Photoresistor Value is Constant and Not Changing

I’m trying to get a readout of the photoresistor resistance, however the value is outputted at a constant and does not appear to change (stays at around 75,000). The value of the Lux however appears correct. Below is a photo and my code.

const int ledPin = 9;
#define photoPin A2
 
int raw = 0;
int Vin = 3.3;
float Vout = 0;
float R1 = 220; // known
float R2 = 0; // photoresistor reading
float buffer = 0;
 
void setup() {
  Serial.begin(9600);
  pinMode(ledPin, OUTPUT);
}
 
void loop()
{
  // Turn the LED on slowly
  for (int a=0; a<=255;a++)
  {
    analogWrite(ledPin, a);
    raw = analogRead(photoPin);
    if (raw) {
      buffer = raw * Vin;
      Vout = (buffer)/4095.0;
      buffer = (Vin/Vout) - 1;
      R2 = R1 * buffer;
      Serial.print("Vout: ");
      Serial.println(Vout);
      Serial.print("Lux: ");
      Serial.println(a*0.1243);
      Serial.print("R2: ");
      Serial.println(R2);
    }
    delay(30);
  }

Hi, welcome to the forum.
Sorry for not answering your question yet.

Breadboards have sometimes bad contacts and jumper wires can be broken. Can you check everything with a multimeter ?

Can you edit your post and put the sketch between lines with three backslash-single-quotes ?

```
Your sketch
```

The analogRead() return a value from the ADC, you should not use it in the if-statement as a condition.

if (raw) {     // <---  bug

When you see Vout on the serial monitor, you can verify that voltage with a multimeter.

Can you print more decimals, and show us the result ? Use the second parameter, for example ,8 when printing a float value.

Serial.println(Vout, 8);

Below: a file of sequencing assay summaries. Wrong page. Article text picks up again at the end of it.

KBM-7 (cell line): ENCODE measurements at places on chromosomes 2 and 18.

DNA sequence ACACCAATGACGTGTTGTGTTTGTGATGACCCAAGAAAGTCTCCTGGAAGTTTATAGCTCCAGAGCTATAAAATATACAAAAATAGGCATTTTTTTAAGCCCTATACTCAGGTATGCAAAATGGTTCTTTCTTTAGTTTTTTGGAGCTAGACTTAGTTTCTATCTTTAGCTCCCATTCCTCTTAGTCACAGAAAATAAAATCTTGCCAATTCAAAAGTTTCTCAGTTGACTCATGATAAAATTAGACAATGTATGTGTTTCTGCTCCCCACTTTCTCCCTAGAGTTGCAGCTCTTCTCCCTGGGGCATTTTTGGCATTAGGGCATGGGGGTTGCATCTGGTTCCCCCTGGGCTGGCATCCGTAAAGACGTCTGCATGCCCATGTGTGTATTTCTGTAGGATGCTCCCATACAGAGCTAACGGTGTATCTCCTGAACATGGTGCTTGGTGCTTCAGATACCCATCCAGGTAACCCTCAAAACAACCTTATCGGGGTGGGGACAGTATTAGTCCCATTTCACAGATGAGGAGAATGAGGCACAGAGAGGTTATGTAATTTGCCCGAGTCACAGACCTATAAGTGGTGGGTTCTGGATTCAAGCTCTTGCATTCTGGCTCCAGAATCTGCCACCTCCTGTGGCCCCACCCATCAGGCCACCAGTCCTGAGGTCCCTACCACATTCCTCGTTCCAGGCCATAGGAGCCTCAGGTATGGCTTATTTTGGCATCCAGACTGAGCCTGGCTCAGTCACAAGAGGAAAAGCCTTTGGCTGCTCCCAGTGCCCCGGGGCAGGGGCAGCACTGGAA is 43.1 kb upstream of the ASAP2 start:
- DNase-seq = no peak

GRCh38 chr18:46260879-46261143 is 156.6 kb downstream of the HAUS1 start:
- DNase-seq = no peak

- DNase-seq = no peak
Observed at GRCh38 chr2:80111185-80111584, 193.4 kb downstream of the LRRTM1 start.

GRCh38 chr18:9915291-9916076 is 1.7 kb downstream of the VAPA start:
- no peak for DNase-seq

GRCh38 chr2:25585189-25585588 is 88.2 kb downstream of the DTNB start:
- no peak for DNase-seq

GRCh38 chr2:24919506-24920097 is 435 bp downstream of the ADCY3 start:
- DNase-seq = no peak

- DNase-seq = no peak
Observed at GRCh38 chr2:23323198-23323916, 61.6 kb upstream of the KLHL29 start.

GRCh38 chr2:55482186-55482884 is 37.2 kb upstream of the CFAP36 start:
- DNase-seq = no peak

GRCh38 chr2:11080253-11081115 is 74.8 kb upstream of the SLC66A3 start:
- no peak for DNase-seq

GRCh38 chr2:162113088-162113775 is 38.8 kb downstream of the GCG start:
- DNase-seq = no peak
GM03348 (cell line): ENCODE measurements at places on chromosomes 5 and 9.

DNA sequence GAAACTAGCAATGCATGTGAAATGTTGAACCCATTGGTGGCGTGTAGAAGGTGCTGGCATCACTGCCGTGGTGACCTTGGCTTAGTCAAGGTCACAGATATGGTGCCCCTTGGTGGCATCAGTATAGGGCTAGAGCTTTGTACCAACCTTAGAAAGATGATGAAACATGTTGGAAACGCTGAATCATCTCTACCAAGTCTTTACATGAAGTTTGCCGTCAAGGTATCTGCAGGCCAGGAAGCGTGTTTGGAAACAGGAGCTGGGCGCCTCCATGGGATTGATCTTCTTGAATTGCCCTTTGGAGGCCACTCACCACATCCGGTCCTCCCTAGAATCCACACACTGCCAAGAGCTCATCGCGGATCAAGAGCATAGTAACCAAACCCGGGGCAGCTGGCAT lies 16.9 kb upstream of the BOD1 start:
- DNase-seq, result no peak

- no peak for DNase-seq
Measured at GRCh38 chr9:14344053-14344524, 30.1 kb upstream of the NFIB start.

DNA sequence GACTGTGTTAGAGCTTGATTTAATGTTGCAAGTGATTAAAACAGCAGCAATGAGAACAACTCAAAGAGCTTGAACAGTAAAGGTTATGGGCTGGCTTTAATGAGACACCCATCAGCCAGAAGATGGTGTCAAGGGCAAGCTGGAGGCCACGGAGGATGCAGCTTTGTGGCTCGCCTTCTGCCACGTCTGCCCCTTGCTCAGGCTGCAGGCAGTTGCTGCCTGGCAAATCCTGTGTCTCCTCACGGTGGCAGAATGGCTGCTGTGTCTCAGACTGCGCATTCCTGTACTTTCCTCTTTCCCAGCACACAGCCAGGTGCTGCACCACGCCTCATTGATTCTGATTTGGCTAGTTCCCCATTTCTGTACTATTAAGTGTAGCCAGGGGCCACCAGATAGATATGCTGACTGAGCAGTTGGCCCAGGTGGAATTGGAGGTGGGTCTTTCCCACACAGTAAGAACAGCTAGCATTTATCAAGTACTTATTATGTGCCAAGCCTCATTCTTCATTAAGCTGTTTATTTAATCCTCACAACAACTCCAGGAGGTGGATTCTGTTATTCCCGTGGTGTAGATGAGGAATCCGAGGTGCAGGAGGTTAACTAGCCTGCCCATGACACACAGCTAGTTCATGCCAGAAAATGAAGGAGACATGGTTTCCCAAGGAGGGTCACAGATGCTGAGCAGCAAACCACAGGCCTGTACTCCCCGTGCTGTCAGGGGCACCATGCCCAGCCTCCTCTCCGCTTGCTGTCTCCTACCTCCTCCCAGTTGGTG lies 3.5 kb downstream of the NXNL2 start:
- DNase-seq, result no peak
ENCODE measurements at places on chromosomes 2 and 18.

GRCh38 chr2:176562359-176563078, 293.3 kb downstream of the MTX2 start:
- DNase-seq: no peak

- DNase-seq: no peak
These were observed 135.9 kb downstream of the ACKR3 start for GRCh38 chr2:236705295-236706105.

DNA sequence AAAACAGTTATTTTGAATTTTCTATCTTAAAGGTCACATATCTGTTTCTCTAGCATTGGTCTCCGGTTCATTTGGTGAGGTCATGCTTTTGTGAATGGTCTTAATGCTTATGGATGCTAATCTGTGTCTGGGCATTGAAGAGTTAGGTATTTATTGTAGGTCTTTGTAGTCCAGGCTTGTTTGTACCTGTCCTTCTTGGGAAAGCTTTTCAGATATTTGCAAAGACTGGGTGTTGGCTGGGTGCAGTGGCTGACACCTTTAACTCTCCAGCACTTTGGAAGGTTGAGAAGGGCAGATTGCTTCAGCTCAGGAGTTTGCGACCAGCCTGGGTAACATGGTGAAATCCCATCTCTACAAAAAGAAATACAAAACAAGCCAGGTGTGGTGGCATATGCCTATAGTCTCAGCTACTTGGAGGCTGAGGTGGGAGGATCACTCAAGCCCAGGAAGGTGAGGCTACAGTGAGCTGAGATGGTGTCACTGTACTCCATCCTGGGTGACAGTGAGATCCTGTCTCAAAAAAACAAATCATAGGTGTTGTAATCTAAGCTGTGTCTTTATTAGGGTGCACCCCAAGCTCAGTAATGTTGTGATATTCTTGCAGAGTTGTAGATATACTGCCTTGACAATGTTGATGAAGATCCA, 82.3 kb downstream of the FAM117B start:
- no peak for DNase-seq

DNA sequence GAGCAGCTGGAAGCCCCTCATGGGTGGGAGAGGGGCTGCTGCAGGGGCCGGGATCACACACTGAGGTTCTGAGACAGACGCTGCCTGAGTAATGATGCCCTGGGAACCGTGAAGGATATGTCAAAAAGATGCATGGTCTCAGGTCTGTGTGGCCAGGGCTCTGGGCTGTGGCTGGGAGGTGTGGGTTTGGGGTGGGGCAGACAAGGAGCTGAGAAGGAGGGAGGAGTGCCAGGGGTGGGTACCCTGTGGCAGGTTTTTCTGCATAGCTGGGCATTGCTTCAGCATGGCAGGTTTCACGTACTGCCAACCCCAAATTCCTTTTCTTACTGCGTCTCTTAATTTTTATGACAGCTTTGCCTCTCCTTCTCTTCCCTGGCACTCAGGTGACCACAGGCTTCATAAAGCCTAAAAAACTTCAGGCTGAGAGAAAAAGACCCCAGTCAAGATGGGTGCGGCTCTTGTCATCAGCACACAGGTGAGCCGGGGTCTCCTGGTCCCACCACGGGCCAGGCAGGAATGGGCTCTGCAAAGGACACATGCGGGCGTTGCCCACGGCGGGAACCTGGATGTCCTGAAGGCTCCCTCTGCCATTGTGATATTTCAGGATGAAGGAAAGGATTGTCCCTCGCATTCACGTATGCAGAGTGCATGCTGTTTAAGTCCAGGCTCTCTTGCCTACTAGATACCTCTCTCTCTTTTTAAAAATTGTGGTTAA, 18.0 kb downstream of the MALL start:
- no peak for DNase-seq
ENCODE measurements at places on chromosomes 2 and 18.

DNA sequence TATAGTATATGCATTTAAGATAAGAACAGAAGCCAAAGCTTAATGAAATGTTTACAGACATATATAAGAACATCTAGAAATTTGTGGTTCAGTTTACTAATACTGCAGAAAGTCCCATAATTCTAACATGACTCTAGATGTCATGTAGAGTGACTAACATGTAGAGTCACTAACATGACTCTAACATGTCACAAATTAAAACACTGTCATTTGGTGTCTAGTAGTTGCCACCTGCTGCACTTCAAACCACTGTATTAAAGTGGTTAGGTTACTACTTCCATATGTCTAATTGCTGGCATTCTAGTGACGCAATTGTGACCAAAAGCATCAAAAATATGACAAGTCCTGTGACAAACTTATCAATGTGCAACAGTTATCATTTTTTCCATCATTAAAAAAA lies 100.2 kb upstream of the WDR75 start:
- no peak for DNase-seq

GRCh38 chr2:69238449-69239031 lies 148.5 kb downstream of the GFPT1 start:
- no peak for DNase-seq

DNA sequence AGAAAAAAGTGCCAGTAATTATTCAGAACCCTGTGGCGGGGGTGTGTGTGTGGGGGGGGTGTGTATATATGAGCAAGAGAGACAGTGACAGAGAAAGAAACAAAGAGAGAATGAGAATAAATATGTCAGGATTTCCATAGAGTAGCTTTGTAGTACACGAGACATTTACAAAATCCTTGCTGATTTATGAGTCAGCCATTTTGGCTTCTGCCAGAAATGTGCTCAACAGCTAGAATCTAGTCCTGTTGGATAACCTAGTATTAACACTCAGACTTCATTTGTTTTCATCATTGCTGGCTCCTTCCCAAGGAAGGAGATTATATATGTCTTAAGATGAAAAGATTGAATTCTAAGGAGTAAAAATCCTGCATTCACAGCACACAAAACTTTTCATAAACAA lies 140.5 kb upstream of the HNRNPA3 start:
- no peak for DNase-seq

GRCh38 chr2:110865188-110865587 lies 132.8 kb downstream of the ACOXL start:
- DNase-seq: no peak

Using a LDR to measure the LUX is not accurate.

Did you know that you can't use a LDR in direct sunlight ? When it gets too hot, then it is permanently damaged.

My Vout also stays constant at 0.2. The exact readings of R2 are 75,238. I am unsure why this is happening since my peers have the same setup as I do, however they are using an Arduino Uno. That is why I have 4095.0 in my code for Vout. Do you think this is a photoresistor issue?

I think there is 50% chance it is a wiring, broken wires, glue on the legs of the components or a breadboard with bad contacts.
Do you have a multimeter ? Can you measure that indeed 0.2V is going to A2 ?
If you don't have a multimeter then use other jumper wires and an other location on the breadboard.

A have not heard of a broken photoresistor (LDR) yet. Can you try a different LDR ?

What happens if you connect GND to A2 and then 3.3V to A2 ?
Can you replace the LDR with a few resistors to check if the printed values are changing ?

We prefer that you copy the output of the Serial Monitor to show it to us. Now you sometimes use a comma and sometimes a dot in a floating point number :thinking:
The language is "English" but this is international English. I always have to try really hard to not make fun of people who use nose-length or feet for length and a bottle of milk for volume :wink:

Hi,
Welcome to the forum.
Can you please try this bit of code and see what the IDE monitor shows?

const int ledPin = 9;
#define photoPin A2

int raw = 0;
int Vin = 3.3;
float Vout = 0;
float R1 = 220; // known
float R2 = 0; // photoresistor reading
float buffer = 0;

void setup()
{
  Serial.begin(9600);
  analogReadResolution(12);
}

void loop()
{
  raw = analogRead(photoPin);
  Serial.print(" raw input data =");
  Serial.println(raw);
  delay(250);
}

Do you have a DMM?

Thanks.. Tom.... :grinning: :+1: :coffee: :australia:

int Vin = 3.3;

An int variable cannot hold 3.3. it will be truncated to 3.

However, this value does not, or should not, matter in the calculation. If your formulae were correct, the value of Vin would "cancel out" at some point in the calculation. But I can see that this won't happen, so the formulae must be incorrect.

The equation you need to use its simply this:

raw / 4095 = Rfixed / (Rfixed+Rldr)

You need to solve the equation for Rldr and use that formula in your code.

Hello
What value has the resitor in conjunction with the LDR?